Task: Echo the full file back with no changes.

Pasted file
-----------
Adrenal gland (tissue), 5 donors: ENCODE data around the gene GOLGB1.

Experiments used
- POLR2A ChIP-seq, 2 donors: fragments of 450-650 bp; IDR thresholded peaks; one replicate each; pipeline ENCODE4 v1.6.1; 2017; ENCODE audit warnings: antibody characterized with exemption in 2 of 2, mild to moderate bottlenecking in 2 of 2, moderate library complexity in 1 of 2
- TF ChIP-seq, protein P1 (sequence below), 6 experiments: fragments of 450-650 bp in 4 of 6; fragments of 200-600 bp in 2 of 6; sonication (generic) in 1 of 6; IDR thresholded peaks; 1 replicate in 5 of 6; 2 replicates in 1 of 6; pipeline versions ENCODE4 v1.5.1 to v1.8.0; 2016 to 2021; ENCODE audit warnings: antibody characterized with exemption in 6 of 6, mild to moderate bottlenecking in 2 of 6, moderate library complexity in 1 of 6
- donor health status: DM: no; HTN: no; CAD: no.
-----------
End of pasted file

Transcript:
Adrenal gland (tissue), 5 donors: ENCODE data around the gene GOLGB1.

Experiments used
- POLR2A ChIP-seq, 2 donors: fragments of 450-650 bp; IDR thresholded peaks; one replicate each; pipeline ENCODE4 v1.6.1; 2017; ENCODE audit warnings: antibody characterized with exemption in 2 of 2, mild to moderate bottlenecking in 2 of 2, moderate library complexity in 1 of 2
- TF ChIP-seq, protein P1 (sequence below), 6 experiments: fragments of 450-650 bp in 4 of 6; fragments of 200-600 bp in 2 of 6; sonication (generic) in 1 of 6; IDR thresholded peaks; 1 replicate in 5 of 6; 2 replicates in 1 of 6; pipeline versions ENCODE4 v1.5.1 to v1.8.0; 2016 to 2021; ENCODE audit warnings: antibody characterized with exemption in 6 of 6, mild to moderate bottlenecking in 2 of 6, moderate library complexity in 1 of 6
- donor health status: DM: no; HTN: no; CAD: no.